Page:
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Classic FM visits Turin to examine Vivaldi’s original handwritten scores, and discovers a project that reveals another side to this prolific composer.
The early morning sun is beginning to break through the clouds as Classic FM arrives at Turin’s Biblioteca Nazionale, the oldest national library in Italy. Shafts of filtered sunlight reveal the elaborate 19th-century façade in all its glory, highlighting the gleaming white stone walls and the green bronze roof, settling on the sculpted crest above the entrance, and casting an ethereal glow across the Piazza Carlo Alberto, over which this building grandly presides.
But despite such a magnificent exterior, it’s what Classic FM discovers inside that leaves a lasting impression. In a small room, volume upon volume of immaculately preserved manuscripts are piled up on a table. As Classic FM leafs through the pages of parchment paper, allowing our finger to travel the outline of each beautifully written note, our eyes rest on an insignia – the insignia of Antonio Vivaldi.
There are 27 volumes here altogether, containing 92 per cent of Vivaldi’s autograph manuscripts – 450 in total – all found at the composer’s home in Vienna when he died. The works represented include nearly 300 concertos and 20 operas, 14 of which are complete. With one exception, no complete Vivaldi opera has been found in any other library or collection. But how did the manuscripts turn up here, in a city that, by all accounts, Vivaldi never even visited?
The story goes that, upon Vivaldi’s death in 1741, the manuscripts were inherited by his brother, Francesco – a barber and wig-maker in Venice – who then sold them to a Venetian senator, Count Jacopo Soranzo. From him, the manuscripts passed to Count Giacomo Durazzo, who kept them in his palace on the Grand Canal. Upon his death, they were transported to Genoa, where they remained at the family villa for a century.
In 1893, the volumes were divided equally between two brothers from the Durazzo family. When one, Marcello, died, he left his part of the collection to a monastery near Alessandria, an hour east of Turin. In 1926, the monastery needed to raise money for repair work and contacted the Biblioteca Nazionale in Turin for an evaluation of the manuscripts’ worth.
Realising their value, the library approached a wealthy businessman, who purchased the volumes in memory of his son who had died. But the remaining manuscripts were still in Genoa, and it was only after lengthy negotiations that, in 1930, the last heirs of the Durazzo family agreed to sell them. By strange coincidence, these, too, were bought for the library by a businessman in memory of a deceased son.
With the manuscripts reunited, it was only a matter of time before word spread as to their existence. In the late 1930s and early 1940s, the American poet Ezra Pound made an early attempt to catalogue the music. Then, in 1947, the Ricordi publishing house in Milan began editing and publishing modern editions, focusing purely on the instrumental music.
But where was Turin in all of this? Recognising the need for the city that housed the manuscripts to get involved, chief musicologist for the region Alberto Basso – who had already spent some time cataloguing the collection – came up with the idea of recording the manuscripts in their entirety. He approached the French record label Naïve and, in 2000, the Vivaldi Edition project was born. So far, 25 titles have been released, including six operas. With every opera, because no printed editions exist, Vivaldi scholars must study the manuscripts and prepare a critical edition before it can be performed. The musicians, too, study the original manuscripts – or photocopies of them – in order to create performances that are definitive and authentic.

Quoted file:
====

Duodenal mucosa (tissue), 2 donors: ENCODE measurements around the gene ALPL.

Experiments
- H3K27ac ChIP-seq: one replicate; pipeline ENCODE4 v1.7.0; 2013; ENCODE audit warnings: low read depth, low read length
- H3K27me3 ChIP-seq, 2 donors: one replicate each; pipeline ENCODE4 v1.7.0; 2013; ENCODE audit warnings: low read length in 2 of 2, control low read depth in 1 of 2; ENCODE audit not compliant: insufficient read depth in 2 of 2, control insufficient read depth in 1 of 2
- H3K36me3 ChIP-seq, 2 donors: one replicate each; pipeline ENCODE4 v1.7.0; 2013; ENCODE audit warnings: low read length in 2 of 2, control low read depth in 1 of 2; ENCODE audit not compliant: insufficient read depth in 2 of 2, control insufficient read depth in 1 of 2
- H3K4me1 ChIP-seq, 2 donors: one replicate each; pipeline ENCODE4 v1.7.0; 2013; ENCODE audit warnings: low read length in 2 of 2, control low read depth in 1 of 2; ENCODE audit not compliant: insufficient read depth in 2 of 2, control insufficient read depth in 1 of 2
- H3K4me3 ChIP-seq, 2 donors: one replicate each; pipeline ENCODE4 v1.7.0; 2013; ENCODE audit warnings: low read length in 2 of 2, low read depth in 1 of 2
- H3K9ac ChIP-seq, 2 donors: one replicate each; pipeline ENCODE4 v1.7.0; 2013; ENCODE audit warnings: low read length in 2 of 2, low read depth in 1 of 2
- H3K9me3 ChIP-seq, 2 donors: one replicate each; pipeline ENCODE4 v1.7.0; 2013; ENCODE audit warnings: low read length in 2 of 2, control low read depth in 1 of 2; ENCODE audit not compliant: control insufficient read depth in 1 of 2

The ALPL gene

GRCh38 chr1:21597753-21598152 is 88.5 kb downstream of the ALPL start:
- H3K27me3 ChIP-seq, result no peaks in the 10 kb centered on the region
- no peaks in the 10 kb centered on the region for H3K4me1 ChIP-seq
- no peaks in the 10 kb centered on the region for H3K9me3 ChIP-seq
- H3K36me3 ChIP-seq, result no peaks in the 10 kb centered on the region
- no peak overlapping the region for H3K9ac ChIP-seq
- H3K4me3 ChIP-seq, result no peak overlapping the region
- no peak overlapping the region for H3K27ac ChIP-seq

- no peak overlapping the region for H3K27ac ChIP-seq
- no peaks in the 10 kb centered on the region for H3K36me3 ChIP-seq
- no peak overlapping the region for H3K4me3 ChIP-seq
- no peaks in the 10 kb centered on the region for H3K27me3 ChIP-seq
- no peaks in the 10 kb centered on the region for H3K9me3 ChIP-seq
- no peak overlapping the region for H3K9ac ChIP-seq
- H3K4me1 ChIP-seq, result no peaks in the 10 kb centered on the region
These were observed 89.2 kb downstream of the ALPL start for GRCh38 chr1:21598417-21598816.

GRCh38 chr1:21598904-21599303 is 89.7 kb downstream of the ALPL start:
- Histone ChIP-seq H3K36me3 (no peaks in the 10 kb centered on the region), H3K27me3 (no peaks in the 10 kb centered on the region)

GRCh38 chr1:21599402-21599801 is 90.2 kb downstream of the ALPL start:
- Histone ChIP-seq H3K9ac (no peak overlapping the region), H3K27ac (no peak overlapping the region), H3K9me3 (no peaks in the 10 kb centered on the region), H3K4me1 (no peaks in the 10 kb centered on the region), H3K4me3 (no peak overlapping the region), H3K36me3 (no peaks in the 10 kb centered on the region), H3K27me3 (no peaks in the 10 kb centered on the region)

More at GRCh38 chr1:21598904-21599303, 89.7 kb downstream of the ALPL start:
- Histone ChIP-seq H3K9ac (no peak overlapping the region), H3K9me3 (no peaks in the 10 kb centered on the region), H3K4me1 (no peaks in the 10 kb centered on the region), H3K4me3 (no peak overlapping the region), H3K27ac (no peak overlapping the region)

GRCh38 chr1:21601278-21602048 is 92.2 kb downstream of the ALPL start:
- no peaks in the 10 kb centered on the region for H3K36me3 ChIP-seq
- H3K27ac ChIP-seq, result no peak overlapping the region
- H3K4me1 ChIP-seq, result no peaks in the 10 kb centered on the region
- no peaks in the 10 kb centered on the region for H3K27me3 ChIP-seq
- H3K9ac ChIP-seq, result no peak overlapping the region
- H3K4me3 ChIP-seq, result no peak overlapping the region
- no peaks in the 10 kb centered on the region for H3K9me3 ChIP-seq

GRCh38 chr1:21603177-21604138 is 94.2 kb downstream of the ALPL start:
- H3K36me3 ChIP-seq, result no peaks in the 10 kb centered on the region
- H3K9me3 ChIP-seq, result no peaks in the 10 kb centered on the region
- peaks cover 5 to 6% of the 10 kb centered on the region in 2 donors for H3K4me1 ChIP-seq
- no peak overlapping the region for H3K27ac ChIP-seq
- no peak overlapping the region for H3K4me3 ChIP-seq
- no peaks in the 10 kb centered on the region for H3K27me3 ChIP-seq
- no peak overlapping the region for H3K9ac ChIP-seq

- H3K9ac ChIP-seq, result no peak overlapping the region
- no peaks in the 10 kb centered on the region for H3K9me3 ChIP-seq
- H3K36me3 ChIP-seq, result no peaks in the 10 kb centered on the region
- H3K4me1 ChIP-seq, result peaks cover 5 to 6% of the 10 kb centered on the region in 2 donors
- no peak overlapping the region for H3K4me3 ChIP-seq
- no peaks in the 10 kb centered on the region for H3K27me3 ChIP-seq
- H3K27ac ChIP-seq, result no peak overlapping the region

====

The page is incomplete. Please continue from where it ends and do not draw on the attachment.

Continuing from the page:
Which brings us back to why Classic FM is here in this historic city. We’ve been invited to the first performance in Turin of Vivaldi’s opera Orlando Furioso, a recently released world premiere recording on Naïve. During my visit, Classic FM meets the Vivaldi Edition’s director Susan Orlando, who explains the importance of the project.
“It has been especially instrumental in bringing to light Vivaldi’s importance as a vocal composer,” she says. “The operas have been a real revelation.”
Orlando is pleased that Vivaldi’s music is being given the recognition it deserves. “His music imparts a joie de vivre, though it can also be very profound. It speaks to you on the first listening – a phenomenon that’s not true for most composers. With Vivaldi, the first time you hear his music, it will move you.”
The many fine period musicians involved with the Vivaldi Edition agree. When Classic FM meets up with dynamic French conductor Jean-Christophe Spinosi, who is conducting his Ensemble Matheus in Orlando Furioso later that evening, his comments about Vivaldi are all in the superlative.
“With Vivaldi’s music I can express everything,” he enthuses. “In his operas, Vivaldi understands human passions and translates those into his music. It’s direct from the note to the heart.”
Spinosi is particularly excited because he has just seen the manuscripts in the flesh for the first time. “To see the originals was very impressive,” he says, looking like a small boy at Christmas.
His enthusiasm is infectious, particularly during the concert itself. At one point, his baton flies out of his hands and into the back row of the strings, but the audience doesn’t care – they’re transfixed by the energy, the excitement and the beauty of what they’re hearing, and with the spine-tingling knowledge that every note being performed is handwritten by the composer himself on bound parchment paper, preserved in a building just a few streets away.